There was a time when millions of dollars of U.S. Savings bonds were sold in June - for graduation gifts, for wedding gifts, and just because of the patriotic feelings on the Fourth of July. Those days are long gone. After selling billions of dollars of Series EE bonds annually, last year the Treasury sold only 430,572 EE bonds worth just under $68 million.
What happened to Series EE U.S. Savings bonds? The government tinkered with the interest rate formula, making them far less attractive as an investment by fixing rates for the life of the bond. Then in 2012, the government stopped issuing paper savings bonds, removing their appeal as a gift. And the Treasury stopped marketing savings bonds, maybe because the government was accumulating such huge debt by overspending that they didn't want to call attention to its need to borrow money.
A Sad Demise
U.S. Savings bonds have had a long and storied history, starting with Series A-D bonds, offered during the depression to give people an incentive to save safely. The Series E bond was launched on April 30, 1941 by President Roosevelt as a way of funding World War II. Those bonds, sold as a patriotic investment, had an initial 10-year maturity and were sold at a discount to face value (maturing to full value in 10 years). They carried an interest rate of 2.9 percent. During the war years between 1941 and 1945, more than $33 billion worth of Series E bonds were sold to the public, in face amounts as low as $25.
It's stunning to realize that if the government sold those same bonds under the same terms today, they would be a comparable investment. Today's 10-year government Treasury notes yield 2.53 percent. But even though you can buy Treasuries in $100 minimum amounts at www.TreasuryDirect.gov, they don't have the appeal of savings bonds which once were available in $25 face amounts, purchased at a discount.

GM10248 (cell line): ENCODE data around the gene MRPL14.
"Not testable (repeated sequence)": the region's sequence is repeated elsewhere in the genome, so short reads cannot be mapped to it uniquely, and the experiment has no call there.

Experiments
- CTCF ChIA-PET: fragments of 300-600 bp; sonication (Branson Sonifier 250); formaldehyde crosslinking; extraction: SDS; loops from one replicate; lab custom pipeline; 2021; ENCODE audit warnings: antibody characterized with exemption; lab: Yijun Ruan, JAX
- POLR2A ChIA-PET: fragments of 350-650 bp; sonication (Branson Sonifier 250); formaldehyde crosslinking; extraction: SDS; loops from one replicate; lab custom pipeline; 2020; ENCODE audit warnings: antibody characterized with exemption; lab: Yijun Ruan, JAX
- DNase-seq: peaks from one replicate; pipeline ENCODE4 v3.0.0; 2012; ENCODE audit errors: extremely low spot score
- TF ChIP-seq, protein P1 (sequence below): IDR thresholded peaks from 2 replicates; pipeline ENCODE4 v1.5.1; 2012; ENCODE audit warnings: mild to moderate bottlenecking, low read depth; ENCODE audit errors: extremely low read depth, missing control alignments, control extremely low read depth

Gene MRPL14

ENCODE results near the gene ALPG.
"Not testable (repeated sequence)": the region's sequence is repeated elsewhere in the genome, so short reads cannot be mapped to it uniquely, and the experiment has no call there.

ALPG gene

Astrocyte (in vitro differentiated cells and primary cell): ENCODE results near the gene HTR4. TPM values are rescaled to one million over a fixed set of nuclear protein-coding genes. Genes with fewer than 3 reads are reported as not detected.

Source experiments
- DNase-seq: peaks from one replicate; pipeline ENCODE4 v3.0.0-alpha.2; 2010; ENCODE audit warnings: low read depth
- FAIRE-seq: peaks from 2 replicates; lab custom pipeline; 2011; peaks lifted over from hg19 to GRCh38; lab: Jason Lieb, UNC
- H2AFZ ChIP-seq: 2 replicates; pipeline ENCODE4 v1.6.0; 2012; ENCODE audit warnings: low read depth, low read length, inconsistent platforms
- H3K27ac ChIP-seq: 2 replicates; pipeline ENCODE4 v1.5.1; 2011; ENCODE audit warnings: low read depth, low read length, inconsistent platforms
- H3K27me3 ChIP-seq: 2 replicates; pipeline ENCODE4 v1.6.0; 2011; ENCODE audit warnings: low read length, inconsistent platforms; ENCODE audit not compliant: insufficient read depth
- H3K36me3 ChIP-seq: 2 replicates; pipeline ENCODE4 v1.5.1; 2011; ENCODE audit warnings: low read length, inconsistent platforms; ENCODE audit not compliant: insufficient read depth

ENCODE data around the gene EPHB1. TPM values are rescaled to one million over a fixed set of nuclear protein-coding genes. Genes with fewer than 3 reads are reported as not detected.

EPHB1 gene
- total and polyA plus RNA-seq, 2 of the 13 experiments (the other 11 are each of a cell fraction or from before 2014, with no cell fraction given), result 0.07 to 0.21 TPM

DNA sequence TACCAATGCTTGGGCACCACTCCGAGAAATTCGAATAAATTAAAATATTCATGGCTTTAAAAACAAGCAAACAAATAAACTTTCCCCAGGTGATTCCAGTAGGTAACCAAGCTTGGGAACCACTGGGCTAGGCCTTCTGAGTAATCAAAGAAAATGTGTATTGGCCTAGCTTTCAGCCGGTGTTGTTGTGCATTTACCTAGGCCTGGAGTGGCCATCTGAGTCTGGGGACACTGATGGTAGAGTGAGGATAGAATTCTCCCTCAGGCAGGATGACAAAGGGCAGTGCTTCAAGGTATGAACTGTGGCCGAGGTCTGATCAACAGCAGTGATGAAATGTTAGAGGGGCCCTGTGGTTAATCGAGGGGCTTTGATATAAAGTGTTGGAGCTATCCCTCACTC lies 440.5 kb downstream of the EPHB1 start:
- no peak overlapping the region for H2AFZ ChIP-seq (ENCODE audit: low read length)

When Series EE bonds were a Great Deal
Series EE bonds were introduced in the early 1980s - a time of soaring interest rates - to make purchase more attractive. Those EE bonds had a fixed, lifetime base rate that was set every six months for all bonds sold during that period. And the bonds carried a "floating rate" portion of the interest, which changed every six months to keep up with the prevailing rate on Treasury notes.
On November 1, 1982, the first "floating" series of EE bonds was sold with a total rate of 11.09 percent, a yield that included a fixed base (floor) rate of 7.5 percent! Sales soared, peaking at nearly $12 billion in 1986, as people rushed to buy before the floor rate dropped to "only" 6 percent the following year! I well remember using my column and daily television show at that time to advise people to load up on Series EE Savings Bonds before the floor rate was lowered. And some people, including myself, still have them! (They will reach "final maturity" soon - more on that below!)
In 1990, Series EE bonds were such an integral part of our lives that a tax benefit was extended (and exists to this day) to parents who bought bonds in their own names and used the proceeds to pay for college tuition. Those who qualify based on income in the year the bonds are used (today, roughly $73,000 for single filers) can redeem the bonds tax-free if the money is used for certain college expenses. Series EE bond sales jumped to more than $17 billion in 1992, as the deal was first publicized.